This is my entry for March’s Blog Battle – the theme or word for this month is Heart.

The sun dipped lower and lower, not quite touching the trees the intense brightness dazzled Jana as she strained to see into the forest. Even with the sunvisor and the sight on the weapon she couldn’t see any more than with her naked eyes. She ducked back behind the barricade, that was all the gun turret from the tank was good for now. Taking a deep breath Jana’s lungs were filled with air tainted with smoke and fuel. There was nowhere to move to, nowhere to run to, this where the unit had made its stand was it.

“Shouldn’t we prepare Sarge?” A young soldier stood in front of her and saluted. Jana jumped up and pulled him down to bring him out of view.

“You want to get yourself killed Darin? You can stop that saluting too – we’re way past that!”

“You think they’ll come back?” Darin asked nervously bringing a cigarette to his lips and sucking on it. Jana hadn’t answered, he puffed the smoke out away from her respectfully.

Jana looked out to the forest again silently going through what had been the last few days of hell. This supposedly harmless moon, rich in vegetation and animal life had been analysed and scanned to death with robotic scouts. This phase of colonisation was usually just for safety’s sake, no risks taken every base covered. This had been her third colonisation mission and Jana was thinking about settling here.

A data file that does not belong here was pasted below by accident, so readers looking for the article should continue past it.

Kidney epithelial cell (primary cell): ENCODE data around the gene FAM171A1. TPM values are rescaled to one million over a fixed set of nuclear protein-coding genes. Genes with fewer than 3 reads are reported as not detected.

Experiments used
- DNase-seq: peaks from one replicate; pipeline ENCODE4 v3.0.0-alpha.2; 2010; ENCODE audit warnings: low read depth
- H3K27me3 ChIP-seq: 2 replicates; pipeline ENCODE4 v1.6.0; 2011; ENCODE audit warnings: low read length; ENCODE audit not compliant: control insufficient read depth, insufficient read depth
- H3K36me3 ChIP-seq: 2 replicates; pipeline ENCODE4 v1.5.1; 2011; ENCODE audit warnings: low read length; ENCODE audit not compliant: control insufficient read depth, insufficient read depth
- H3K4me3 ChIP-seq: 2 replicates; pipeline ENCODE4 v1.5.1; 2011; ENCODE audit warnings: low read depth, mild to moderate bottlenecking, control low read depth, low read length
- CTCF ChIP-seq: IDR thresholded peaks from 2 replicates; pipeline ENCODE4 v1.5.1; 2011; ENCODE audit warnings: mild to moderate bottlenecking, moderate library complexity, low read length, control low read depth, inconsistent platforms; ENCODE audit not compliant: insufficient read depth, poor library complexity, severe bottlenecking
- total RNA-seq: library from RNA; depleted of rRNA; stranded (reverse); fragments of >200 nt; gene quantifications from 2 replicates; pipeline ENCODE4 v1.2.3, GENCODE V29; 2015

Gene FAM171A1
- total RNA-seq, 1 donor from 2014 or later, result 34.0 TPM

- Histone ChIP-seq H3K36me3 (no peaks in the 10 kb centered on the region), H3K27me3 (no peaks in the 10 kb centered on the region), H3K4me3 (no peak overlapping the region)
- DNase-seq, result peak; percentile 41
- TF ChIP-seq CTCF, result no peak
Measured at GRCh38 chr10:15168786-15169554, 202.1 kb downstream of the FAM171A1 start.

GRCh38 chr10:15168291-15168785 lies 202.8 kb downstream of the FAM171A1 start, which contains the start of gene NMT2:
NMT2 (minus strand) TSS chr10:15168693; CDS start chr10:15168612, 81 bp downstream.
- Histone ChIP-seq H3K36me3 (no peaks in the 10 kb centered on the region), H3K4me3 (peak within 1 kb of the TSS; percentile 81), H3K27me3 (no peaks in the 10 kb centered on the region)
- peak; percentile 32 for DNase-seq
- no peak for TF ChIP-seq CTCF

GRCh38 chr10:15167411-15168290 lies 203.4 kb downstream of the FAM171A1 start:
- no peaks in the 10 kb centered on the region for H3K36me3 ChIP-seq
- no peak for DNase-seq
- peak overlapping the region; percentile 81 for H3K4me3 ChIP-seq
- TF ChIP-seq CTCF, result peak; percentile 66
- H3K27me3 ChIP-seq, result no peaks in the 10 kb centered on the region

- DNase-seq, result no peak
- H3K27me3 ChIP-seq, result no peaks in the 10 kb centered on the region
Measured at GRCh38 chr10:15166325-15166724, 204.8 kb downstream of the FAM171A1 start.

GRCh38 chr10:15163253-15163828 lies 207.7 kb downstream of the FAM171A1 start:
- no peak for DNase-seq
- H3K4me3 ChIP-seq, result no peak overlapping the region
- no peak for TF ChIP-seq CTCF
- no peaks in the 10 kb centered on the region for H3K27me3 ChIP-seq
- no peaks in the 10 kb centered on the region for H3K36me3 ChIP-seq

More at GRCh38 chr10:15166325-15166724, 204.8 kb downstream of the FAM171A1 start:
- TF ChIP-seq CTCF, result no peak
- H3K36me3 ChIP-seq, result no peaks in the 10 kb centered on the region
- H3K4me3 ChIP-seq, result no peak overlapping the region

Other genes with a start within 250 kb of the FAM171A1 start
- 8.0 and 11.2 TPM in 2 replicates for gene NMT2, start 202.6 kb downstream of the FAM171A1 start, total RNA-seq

The first few nights went as a textbook colonisation should, then the fourth night it started. From out of nowhere they came, the only warning of the impending onslaught was the monstrous screeches. It only thirty seconds later that the first human screams heralded the start of what Jana could only describe as hell.

Humans, tanks, equipment stuff that usually can survive everything from the harshness of space and battle was totally decimated over the last few nights. The lander taken out in minutes, Jana had watch over a hundred people, people she knew reduced to just twelve.

“They’re coming back Darin. Sorry to dash your hopes.”

“What about the evac craft? When are they going to be here?”

“They need to wait, the solar storms up there would kill the evac lander in moments, they said it could be a couple of days.”

“We don’t have…”

“I know, I tried to contact them earlier but all I got was static. Sparks is on it all the time, I told him to keep trying.” Jana insisted.

“So in the meantime?”

“We wait. We somehow survive.”